Proposed legislation requested by Insurance Commissioner Mike Kreidler and sponsored by Rep. Eileen Cody would end ‘surprise’ bills for out-of-network emergency care that can leave patients with unexpected debt.
Washington Insurance Commissioner Mike Kreidler has proposed new legislation to end so-called “surprise” medical bills for emergency care that can saddle patients with hundreds or thousands of dollars in unexpected debt.
It’s a move supported by patients like David Moulton, 59, of Seattle, who said he was charged more than $700 in out-of-network fees when he sought emergency care in 2012 for what turned out to be leukemia. The hospital was covered by his health insurance, but the doctors in the ER were not, he said.
“I think if they are going to do business in a hospital, they need to honor what that hospital does,” he said. “How am I gonna check an ER doc? How am I gonna check an anesthesiologist?”
It’s especially true in an emergency situation, he added: “That is the farthest thing from your mind, plus you might not even be conscious to ask.”
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House Bill 2447, requested by Kreidler and sponsored by Rep. Eileen Cody, D-Seattle, would ensure that patients pay only expected charges — including copays and deductibles — for emergency care. If there’s a dispute about contracts or out-of-network fees, the problems would have to be worked out with the insurer and the provider or hospital.
“Our bill is straightforward: It takes the patient out of the equation,” Kreidler said in a statement.
More than a dozen states already have laws that address what’s also known as “balance billing,” which occurs when providers bill patients for the difference between what insurance pays and what doctors and others charge.
The proposal likely will face stiff opposition from the Washington State Medical Association, emergency-care doctors and others during a public hearing before the House Health Care and Wellness Committee on Wednesday.
“Health-care providers should retain the right to bill for services provided,” Dr. John Matheson, president of the Washington chapter of the American College of Emergency Physicians (WA-ACEP), said in a letter to Kreidler’s legislative liaison last month.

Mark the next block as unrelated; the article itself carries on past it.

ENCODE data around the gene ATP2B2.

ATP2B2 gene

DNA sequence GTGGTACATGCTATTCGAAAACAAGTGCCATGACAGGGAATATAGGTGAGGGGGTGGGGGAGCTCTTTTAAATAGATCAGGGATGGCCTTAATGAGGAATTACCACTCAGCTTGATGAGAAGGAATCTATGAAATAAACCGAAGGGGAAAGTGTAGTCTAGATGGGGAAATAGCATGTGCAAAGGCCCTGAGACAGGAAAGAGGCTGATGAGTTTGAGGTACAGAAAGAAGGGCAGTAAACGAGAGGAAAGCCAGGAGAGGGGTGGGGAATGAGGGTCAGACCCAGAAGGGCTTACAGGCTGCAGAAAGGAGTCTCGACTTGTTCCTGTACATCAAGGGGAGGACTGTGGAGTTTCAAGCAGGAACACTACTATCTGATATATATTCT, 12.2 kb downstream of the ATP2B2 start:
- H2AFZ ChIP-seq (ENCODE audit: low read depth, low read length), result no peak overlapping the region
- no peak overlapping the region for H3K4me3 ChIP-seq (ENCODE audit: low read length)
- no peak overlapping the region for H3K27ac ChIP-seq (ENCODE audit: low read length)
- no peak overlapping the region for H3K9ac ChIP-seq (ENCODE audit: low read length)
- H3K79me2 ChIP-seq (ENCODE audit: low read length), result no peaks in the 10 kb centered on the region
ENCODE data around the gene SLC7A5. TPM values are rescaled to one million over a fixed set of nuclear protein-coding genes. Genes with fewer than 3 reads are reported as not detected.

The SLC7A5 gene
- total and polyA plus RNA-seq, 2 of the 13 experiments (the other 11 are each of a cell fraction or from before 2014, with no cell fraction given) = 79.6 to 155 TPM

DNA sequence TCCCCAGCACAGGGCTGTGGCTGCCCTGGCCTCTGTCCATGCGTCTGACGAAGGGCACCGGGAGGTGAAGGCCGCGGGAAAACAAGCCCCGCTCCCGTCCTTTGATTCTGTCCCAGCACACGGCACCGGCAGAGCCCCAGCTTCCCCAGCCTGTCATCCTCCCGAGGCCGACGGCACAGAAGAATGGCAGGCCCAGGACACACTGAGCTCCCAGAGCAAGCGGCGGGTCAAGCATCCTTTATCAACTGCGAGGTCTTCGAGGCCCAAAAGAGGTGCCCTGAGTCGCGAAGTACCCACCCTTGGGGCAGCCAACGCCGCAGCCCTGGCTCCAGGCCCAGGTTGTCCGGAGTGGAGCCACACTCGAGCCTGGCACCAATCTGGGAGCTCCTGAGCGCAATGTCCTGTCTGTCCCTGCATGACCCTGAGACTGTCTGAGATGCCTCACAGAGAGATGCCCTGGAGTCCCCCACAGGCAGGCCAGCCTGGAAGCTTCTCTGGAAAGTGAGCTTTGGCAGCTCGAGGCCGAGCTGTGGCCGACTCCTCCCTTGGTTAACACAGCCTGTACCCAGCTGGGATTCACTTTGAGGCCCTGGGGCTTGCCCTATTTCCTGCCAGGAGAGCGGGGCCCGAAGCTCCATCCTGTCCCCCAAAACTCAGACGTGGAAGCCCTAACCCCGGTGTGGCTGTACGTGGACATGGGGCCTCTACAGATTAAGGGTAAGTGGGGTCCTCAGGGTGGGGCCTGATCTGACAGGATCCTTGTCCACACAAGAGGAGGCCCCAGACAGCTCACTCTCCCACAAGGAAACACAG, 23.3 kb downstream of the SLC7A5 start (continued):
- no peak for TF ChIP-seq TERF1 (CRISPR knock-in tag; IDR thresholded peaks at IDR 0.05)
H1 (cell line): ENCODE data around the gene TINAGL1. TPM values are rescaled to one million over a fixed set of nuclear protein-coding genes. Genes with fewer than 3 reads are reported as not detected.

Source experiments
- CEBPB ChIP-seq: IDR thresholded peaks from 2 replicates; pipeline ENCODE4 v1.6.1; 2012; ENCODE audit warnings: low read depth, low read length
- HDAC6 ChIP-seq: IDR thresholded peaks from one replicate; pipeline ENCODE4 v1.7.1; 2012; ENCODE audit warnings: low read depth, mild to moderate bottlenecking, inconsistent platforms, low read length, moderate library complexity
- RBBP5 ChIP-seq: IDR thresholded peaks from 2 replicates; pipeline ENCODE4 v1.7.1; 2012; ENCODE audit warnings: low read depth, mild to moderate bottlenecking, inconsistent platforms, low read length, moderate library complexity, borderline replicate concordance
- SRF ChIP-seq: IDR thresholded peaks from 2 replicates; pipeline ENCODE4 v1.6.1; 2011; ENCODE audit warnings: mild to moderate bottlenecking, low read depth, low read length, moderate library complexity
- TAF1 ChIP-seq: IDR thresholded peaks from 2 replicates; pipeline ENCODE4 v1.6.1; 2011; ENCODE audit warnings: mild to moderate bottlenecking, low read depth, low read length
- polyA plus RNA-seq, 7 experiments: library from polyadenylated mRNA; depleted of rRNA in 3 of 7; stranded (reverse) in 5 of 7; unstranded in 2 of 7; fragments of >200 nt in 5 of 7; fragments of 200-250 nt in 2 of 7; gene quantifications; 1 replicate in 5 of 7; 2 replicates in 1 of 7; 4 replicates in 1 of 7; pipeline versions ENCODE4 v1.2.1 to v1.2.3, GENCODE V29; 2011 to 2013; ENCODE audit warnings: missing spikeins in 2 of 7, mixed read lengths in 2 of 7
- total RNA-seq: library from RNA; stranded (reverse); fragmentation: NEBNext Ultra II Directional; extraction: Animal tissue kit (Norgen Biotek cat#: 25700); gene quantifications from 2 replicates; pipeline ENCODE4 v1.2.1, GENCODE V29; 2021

Instead of a new law, Kreidler should effectively interpret and enforce current law as written, the WA-ACEP said.
Results of a survey by Consumers Union, a patient-advocacy group, released Tuesday showed that one in three Washington state residents with private insurance had received a surprise medical bill where their health plan paid less than expected in the past two years.
And 14 percent were charged an out-of-network rate when they thought their provider was in-network, according to the survey of 367 residents.
But Nathan Schlicher, a Tacoma ER doc and president-elect of the WA-ACEP, said Consumers Union uses a definition of “surprise” billing that is far too broad and includes any instance in which a patient simply didn’t expect the costs charged.
In fact, he said a review of 750,000 patient visits at 45 Washington hospitals last year found that less than 3 percent of ER patients receivedbills for the difference between treatment costs and insurance coverage — and only a tiny fraction were for fees above $250.
Few complaints about the issue have been filed with Kreidler’s office, said spokesman Steve Valandra. That could be because consumers aren’t aware they have recourse, he added.
The new legislation would offer insurers only two options: Pay the fees or send it to binding arbitration, critics said. That could unfairly penalize the doctors, Schlicher said.
“We believe that the issue should be studied … before we rush into legislation that could unbalance this in either direction,” he said.
But those who’ve paid the extra costs say the top priority should be protecting patients from being billed for services that insurance should have covered.
“While my experiences have not been huge dollar amount issues they could be,” said Moulton, the Seattle man whose leukemia is now in remission.
The hearing begins at 1:30 p.m. Wednesday in House Hearing Room A in the O’Brien Building at the state Capitol in Olympia.